Tim Crocker
Guy Archard
Turner Works

The office brought us all together. It was a place that conferred identity and daily rhythm. Has it gone? Do you miss it? The remote work experiment brought on by Covid-19 has changed all the rules. Yet these disruptive changes have huge potential to improve the where, how and why of our workplaces. At Turner Works we have a track record of designing flexible places for rapid change of use – from using containers to provide instant workspace at Pop Brixton to creating a long-term, loose-fit cultural campus at Mountview to developing step-by-step strategies for short, medium and long term regeneration of town centres at Newhaven and Weston-Super-Mare.


In light of our experience and ongoing thinking here’s six thoughts on the new workplace.

1. The Office Breaks Free

If, like 60% of the UK, you’re usually office based it’s likely that back in March you started working from home with barely a break in your step. This, apparently seamless, shift means that we could be heading for the sustainable and effective work-life balance that office workers have been seeking for decades. Amongst the undoubted advantages, remote working also presents many distinct challenges. People learn from and mentor each other through overhearing conversations and solving problems together. Video conferencing demands extra concentration leading to fatigue. The lack of face to face contact can bring a feeling of isolation. To work effectively we think that people do need to come together some of the time and not everyone has a home that is suitable for working in alone. To accommodate these new variable work patterns we believe the workplace will break free of the office to become multi-sited, from a collaborative centre to a local hub to a place to work at home.

2. The Collaborative Centre

In the workplaces at the centre of our cities and towns, we are going to start coming together because we want to rather than because we have to. There are strong reasons for this: to nurture yourself and others; to get things done and to create culture. Through a shift away from a one size for all routine can the rhythm of the city be smoother? Can it still have culture, commerce and vibrancy but actually create more space to enjoy these things? With an increase in cycling and walking and the transformation of commercial uses for living, learning, culture and community, cities could nourish micro-centres to produce a more sustainable and resilient model for the future. Our work on new strategies for town centres such as Catford in London now has an even greater urgency and potential, allowing a renewed high street to develop as a vibrant centre for new homes, collaborative workplaces, amenities, identity and community.

3. The Local Hub

At our Hackney studio base the 15-minute city – where all the amenities you need to live and work are within a short walk from your home – is firmly in place. We think this model also works outside London. As Covid restrictions loosened we saw our new Coachworks project in Ashford begin to flourish as a local hub. The office spaces have rapidly filled up with entrepreneurs and creatives who are making it their own. These shared work hubs can provide a base for small companies and individuals or an alternative to going into the central office for employees of larger organisations. The vibrant atmosphere enables connections, the workspace is designed for focus and the onsite amenities such as a café and grocery shop that are useful for everyday life.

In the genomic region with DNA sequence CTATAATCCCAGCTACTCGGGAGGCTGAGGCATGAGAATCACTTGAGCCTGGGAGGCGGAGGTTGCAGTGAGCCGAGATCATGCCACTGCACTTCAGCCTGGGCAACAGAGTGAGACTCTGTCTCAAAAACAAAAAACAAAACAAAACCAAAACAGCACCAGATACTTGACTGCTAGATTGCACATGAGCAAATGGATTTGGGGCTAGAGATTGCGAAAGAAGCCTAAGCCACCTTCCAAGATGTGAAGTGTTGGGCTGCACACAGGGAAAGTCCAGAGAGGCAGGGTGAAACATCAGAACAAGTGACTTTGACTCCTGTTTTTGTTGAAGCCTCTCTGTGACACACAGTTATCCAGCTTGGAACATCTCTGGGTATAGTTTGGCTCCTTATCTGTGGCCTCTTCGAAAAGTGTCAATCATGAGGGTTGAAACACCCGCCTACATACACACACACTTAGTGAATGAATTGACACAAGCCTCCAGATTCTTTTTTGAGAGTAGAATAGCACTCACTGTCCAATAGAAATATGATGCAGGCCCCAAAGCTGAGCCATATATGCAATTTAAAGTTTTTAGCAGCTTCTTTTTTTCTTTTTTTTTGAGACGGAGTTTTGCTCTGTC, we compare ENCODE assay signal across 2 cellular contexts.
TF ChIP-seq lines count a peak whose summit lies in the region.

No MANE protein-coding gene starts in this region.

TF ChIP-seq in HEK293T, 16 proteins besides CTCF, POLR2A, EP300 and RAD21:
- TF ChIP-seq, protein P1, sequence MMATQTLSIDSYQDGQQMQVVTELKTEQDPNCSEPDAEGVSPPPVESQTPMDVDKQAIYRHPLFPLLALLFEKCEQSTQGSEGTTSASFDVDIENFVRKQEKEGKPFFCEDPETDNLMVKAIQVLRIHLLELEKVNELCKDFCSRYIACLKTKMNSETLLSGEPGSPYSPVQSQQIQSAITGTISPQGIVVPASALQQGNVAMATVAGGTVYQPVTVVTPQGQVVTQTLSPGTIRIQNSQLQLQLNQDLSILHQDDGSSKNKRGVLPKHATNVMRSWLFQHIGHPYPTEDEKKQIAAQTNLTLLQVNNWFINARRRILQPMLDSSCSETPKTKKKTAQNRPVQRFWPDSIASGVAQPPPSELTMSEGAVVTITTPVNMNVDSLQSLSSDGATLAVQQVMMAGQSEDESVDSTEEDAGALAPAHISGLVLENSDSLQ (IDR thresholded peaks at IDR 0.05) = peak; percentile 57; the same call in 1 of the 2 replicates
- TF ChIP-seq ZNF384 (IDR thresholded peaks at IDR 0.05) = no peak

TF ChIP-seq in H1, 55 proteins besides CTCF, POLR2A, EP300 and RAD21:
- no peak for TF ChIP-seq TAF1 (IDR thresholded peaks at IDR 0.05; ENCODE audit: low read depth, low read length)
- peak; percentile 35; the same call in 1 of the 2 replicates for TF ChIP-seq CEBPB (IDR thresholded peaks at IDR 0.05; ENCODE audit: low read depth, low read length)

4. The Office at Home

Depending on who you are, your career stage and what you do, working from home can be exactly what you always wanted, a noisy battle or a lonely experience.  There are basics to get right like a space of your own, fast broadband, a good ergonomic set up and systems to chat with clients and colleagues. Finding the right balance in homework is key – just one day a week or nearly all the time. We believe that the home working shift will impact residential design. At our Ugly House to Lovely House scheme we designed a transformable space that used simple joinery to go from bedroom to office in two moves. Small pre-fabricated buildings will provide garden offices for single homes. A container office can be placed on the forecourt of shared apartment buildings.

5. A Design Toolkit for the Flexible Workspace

What kind of spatial design and furniture will these new workplaces need? Many recent offices are activity based; rather than a personal workstation, space settings are designed to suit activity particular activities and people use different spaces for different tasks. Whilst this strategy supports diverse work patterns in a spatially-efficient way, issues such as lower productivity in open plan offices and constraints on the availability of space at peak times remain. To tackle these issues, we believe a modular approach providing flexibility is key. At a central London office refurb project, our experience of working with the modular and pre-made is helping us to create a toolkit of elements for the new workplace. Through using simple modular elements of lighting tracks, curtains and modular rooms the new workplace can be used in different ways from hour to hour, adapted from one day to the next and re-used in a different layout for longer term.

6. Meanwhile all the While

Even a lockdown in a pandemic didn’t change the rapid pace of office work. With a high likelihood of new crises to come, change is here to stay. We’ve learned from our meanwhile projects that when underused spaces are repurposed for short term use they start to build a character, pattern of use and community around them. This is the first step in making a memorable place. We think this step by step approach to placemaking in the city can be transferred to the workplace – whether it’s at home, at a local hub or in the city centre – offering huge potential for the new now and the future.